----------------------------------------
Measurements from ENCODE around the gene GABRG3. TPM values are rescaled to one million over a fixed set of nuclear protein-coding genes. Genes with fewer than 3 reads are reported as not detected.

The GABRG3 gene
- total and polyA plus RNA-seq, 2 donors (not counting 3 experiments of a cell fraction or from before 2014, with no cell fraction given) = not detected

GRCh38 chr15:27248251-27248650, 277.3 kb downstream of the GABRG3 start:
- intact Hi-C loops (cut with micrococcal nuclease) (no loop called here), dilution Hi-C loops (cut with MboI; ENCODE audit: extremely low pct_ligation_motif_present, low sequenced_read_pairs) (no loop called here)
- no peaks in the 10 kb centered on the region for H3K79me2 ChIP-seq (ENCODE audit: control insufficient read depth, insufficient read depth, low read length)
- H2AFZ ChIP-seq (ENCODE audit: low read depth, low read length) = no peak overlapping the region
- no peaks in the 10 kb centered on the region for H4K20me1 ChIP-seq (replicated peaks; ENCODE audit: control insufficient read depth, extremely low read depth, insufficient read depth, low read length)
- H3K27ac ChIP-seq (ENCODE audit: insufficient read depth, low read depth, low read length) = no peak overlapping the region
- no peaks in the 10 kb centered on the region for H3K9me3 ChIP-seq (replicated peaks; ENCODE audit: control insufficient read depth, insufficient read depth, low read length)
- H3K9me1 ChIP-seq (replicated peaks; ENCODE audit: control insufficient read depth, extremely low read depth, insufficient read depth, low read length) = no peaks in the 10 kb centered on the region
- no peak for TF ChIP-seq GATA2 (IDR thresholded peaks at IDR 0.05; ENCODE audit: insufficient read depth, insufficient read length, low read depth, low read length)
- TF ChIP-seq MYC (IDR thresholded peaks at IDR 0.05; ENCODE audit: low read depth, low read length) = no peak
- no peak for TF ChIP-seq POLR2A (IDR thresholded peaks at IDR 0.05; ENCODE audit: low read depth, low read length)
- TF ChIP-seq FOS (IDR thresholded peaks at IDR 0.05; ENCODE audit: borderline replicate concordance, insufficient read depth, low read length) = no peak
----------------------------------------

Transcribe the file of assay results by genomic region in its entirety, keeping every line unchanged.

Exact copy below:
Measurements from ENCODE around the gene GABRG3. TPM values are rescaled to one million over a fixed set of nuclear protein-coding genes. Genes with fewer than 3 reads are reported as not detected.

The GABRG3 gene
- total and polyA plus RNA-seq, 2 donors (not counting 3 experiments of a cell fraction or from before 2014, with no cell fraction given) = not detected

GRCh38 chr15:27248251-27248650, 277.3 kb downstream of the GABRG3 start:
- intact Hi-C loops (cut with micrococcal nuclease) (no loop called here), dilution Hi-C loops (cut with MboI; ENCODE audit: extremely low pct_ligation_motif_present, low sequenced_read_pairs) (no loop called here)
- no peaks in the 10 kb centered on the region for H3K79me2 ChIP-seq (ENCODE audit: control insufficient read depth, insufficient read depth, low read length)
- H2AFZ ChIP-seq (ENCODE audit: low read depth, low read length) = no peak overlapping the region
- no peaks in the 10 kb centered on the region for H4K20me1 ChIP-seq (replicated peaks; ENCODE audit: control insufficient read depth, extremely low read depth, insufficient read depth, low read length)
- H3K27ac ChIP-seq (ENCODE audit: insufficient read depth, low read depth, low read length) = no peak overlapping the region
- no peaks in the 10 kb centered on the region for H3K9me3 ChIP-seq (replicated peaks; ENCODE audit: control insufficient read depth, insufficient read depth, low read length)
- H3K9me1 ChIP-seq (replicated peaks; ENCODE audit: control insufficient read depth, extremely low read depth, insufficient read depth, low read length) = no peaks in the 10 kb centered on the region
- no peak for TF ChIP-seq GATA2 (IDR thresholded peaks at IDR 0.05; ENCODE audit: insufficient read depth, insufficient read length, low read depth, low read length)
- TF ChIP-seq MYC (IDR thresholded peaks at IDR 0.05; ENCODE audit: low read depth, low read length) = no peak
- no peak for TF ChIP-seq POLR2A (IDR thresholded peaks at IDR 0.05; ENCODE audit: low read depth, low read length)
- TF ChIP-seq FOS (IDR thresholded peaks at IDR 0.05; ENCODE audit: borderline replicate concordance, insufficient read depth, low read length) = no peak